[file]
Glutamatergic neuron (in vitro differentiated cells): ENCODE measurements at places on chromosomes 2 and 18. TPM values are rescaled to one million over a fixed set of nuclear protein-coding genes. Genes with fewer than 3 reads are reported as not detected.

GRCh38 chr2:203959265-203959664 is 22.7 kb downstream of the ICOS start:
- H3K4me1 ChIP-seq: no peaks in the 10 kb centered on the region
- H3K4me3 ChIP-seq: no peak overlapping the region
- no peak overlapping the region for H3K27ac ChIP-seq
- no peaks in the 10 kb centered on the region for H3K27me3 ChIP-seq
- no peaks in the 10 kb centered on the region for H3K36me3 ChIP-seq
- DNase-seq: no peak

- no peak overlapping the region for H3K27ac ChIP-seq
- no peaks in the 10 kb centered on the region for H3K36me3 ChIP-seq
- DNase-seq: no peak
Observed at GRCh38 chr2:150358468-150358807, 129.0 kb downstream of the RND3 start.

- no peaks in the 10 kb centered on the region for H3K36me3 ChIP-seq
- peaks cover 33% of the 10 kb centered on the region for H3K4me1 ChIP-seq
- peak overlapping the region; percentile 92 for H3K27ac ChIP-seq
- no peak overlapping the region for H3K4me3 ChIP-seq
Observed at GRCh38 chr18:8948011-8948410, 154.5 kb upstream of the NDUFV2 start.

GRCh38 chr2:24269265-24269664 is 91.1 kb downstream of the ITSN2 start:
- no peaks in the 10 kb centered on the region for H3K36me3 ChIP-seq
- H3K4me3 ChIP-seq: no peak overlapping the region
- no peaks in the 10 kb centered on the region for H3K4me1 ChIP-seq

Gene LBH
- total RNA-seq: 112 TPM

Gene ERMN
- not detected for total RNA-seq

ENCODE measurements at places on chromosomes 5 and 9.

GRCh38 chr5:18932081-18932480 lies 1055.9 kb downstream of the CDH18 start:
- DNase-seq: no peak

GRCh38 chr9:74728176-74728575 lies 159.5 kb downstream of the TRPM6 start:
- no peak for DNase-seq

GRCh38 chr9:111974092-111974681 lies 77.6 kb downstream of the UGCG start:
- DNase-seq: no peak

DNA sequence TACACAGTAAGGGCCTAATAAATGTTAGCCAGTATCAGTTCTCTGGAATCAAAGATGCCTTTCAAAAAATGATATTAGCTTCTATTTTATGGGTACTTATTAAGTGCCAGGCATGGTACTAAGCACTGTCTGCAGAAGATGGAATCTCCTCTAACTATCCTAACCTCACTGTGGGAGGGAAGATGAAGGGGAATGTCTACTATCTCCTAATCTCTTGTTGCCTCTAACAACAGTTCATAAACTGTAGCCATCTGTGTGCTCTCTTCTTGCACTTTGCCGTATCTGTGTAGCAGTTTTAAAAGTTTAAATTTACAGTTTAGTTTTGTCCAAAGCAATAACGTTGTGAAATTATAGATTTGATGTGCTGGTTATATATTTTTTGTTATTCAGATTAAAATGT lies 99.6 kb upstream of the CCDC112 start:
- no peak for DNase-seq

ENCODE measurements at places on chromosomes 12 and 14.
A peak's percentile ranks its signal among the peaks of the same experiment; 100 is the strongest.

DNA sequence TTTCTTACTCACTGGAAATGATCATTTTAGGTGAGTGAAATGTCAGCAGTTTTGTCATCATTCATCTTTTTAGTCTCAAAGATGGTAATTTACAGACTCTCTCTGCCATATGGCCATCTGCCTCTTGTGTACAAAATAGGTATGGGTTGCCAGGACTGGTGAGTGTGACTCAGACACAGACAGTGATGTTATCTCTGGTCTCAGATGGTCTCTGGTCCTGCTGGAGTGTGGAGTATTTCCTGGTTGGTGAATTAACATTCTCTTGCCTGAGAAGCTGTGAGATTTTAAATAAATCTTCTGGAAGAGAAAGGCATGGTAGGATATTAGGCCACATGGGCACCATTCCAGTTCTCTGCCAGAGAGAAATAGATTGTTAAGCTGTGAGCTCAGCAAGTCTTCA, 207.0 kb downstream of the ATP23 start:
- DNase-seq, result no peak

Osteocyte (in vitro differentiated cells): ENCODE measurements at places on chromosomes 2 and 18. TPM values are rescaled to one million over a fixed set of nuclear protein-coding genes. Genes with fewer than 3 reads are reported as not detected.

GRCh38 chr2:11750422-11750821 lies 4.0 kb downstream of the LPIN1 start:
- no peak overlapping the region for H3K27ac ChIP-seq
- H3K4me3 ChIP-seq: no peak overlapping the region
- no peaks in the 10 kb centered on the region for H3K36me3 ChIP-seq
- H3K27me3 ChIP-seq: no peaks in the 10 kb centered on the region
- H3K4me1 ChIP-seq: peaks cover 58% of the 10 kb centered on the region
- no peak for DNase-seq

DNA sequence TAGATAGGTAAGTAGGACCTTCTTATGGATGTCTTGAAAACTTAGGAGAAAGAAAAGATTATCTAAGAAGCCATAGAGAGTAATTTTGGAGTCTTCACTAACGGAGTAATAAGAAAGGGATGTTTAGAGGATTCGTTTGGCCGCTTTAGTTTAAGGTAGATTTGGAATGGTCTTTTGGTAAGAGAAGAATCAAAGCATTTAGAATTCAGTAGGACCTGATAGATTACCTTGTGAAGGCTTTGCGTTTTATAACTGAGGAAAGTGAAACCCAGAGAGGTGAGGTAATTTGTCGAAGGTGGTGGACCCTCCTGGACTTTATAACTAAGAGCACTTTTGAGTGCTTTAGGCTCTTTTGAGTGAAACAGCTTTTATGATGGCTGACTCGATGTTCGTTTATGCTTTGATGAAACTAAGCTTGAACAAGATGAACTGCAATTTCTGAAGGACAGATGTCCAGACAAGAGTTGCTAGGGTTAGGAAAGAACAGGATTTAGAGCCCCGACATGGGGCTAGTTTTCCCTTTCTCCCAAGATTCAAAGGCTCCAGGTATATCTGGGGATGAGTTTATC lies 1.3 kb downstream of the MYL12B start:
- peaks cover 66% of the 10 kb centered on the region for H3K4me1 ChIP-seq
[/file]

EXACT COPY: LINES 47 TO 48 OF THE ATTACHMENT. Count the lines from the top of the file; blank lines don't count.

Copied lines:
DNA sequence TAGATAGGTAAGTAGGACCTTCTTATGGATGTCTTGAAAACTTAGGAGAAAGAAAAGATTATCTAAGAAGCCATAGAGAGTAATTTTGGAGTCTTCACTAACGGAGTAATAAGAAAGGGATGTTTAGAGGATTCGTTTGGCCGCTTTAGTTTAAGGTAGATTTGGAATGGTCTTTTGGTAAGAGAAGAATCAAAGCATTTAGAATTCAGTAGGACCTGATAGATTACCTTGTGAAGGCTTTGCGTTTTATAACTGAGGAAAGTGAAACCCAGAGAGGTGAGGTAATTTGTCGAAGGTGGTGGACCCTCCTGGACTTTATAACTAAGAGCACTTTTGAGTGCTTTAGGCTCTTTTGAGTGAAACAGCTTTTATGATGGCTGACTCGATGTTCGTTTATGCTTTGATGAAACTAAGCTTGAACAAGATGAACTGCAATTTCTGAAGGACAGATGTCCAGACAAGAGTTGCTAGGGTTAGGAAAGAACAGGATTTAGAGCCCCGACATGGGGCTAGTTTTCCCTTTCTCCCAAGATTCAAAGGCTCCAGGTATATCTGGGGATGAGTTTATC lies 1.3 kb downstream of the MYL12B start:
- peaks cover 66% of the 10 kb centered on the region for H3K4me1 ChIP-seq